Screen Mirroring, Screen Casting, and Screen Sharing in Higher Education
Collaboration, active learning, flexibility, personalization, and student-teacher communication are the primary elements that drive the design of the modern classroom. Among the technologies that are being integrated into the academic environment allow screencasting, screen sharing, and screen mirroring.
Often referred to collectively as wireless presentation solutions, these technologies will usually be supported by an app and device that lets the user – both professors and students – conveniently share content on a screen larger than the device that they use. The content can be projected to the front of a classroom or lecture theatre, facilitating presentations.
Let’s take a more in-depth look at these technologies and how they fit into higher education.
A Brief Comparison
While many people will use these terms – sharing, casting, and mirroring – interchangeably, they are different in a few key ways. These differences are essential to consider when deciding on which presentation solution to choose.
Screen mirroring: This technology lets you project a laptop or mobile device to a projector, TV, or another monitor. It enables you to present anything done on your device, like playing a video or moving between documents.
Screencasting: This is similar but is instead meant to present online-based content, like video clips, music, and movies, from your computer, phone, or tablet on a screen such as a TV. The main difference is that nothing but the content is streamed, which lets you use your device while not disrupting the media.
Screen sharing: This technology involves allowing another user to access your screen from theirs. This allows for collaboration from different locations.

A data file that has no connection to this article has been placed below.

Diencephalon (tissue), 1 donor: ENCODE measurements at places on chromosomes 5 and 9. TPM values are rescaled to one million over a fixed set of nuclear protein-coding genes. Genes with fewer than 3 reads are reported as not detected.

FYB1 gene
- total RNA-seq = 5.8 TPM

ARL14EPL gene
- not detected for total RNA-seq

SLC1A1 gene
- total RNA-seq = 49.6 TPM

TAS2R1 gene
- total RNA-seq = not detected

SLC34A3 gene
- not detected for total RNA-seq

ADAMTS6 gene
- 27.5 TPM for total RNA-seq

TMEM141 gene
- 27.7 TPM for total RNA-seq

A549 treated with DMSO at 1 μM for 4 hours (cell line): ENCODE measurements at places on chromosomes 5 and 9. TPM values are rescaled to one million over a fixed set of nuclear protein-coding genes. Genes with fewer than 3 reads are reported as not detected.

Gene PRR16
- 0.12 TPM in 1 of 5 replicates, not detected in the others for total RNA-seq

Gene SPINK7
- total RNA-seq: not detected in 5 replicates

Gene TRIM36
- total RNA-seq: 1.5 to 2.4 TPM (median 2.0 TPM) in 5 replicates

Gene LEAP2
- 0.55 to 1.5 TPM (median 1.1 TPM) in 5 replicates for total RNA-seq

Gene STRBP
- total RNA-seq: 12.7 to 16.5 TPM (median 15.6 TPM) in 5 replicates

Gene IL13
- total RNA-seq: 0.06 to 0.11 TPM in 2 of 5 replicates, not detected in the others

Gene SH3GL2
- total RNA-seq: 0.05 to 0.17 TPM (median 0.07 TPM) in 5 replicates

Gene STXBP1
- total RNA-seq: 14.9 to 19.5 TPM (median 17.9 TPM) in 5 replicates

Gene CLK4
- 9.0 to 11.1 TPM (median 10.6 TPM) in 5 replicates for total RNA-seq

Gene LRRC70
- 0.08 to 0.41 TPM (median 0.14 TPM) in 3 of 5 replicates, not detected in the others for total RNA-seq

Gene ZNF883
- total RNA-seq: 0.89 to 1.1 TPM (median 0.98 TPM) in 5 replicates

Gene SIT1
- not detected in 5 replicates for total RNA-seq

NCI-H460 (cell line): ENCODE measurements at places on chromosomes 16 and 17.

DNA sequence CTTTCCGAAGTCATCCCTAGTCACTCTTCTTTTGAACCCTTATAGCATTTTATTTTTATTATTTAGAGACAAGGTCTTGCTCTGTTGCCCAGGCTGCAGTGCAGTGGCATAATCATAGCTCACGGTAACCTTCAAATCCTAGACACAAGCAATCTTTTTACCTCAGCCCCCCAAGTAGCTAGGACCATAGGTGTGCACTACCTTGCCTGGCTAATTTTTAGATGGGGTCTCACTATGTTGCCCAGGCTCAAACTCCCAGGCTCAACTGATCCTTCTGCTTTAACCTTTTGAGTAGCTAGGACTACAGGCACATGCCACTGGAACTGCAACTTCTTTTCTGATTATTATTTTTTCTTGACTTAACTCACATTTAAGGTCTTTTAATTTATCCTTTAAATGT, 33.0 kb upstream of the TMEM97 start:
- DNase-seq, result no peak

Lower costs and improved ease of use are some of the main reasons that these presentation solutions have become more popular over the years. This development has been observed in higher education and K-12 environments, where one-to-one computing models have presented an increased demand for solutions that can share from numerous operating systems and multiple devices.
In higher education environments, educators use BYOD programs to facilitate cooperation while also having the ability to scale across institutions to meet the increasing demand for these technologies. Engaging in interactive conversation quickly with several participants is one of the most significant benefits that presentation solutions offer.
Screen Sharing & Distance Learning
Distance learners can also take advantage of these presentation solutions, specifically screen sharing. An online professor can help a student with a problem or query that they might have by setting up screen sharing on their devices, allowing the teacher to ‘take control’ of the student’s computer, and show them exactly where they went wrong.
If you’re using a solution like Pedagogue – a Social Learning Management System that combines the standard features of an LMS with features from social media – some virtual classes can even be conducted using screen sharing. The educator can assume control of their students’ screens and give a demonstration.
The wireless presentation solutions discussed above have become a core part of many schools and will soon become standard in education. Not only are they useful in the physical classroom, but some can even be used in distance learning.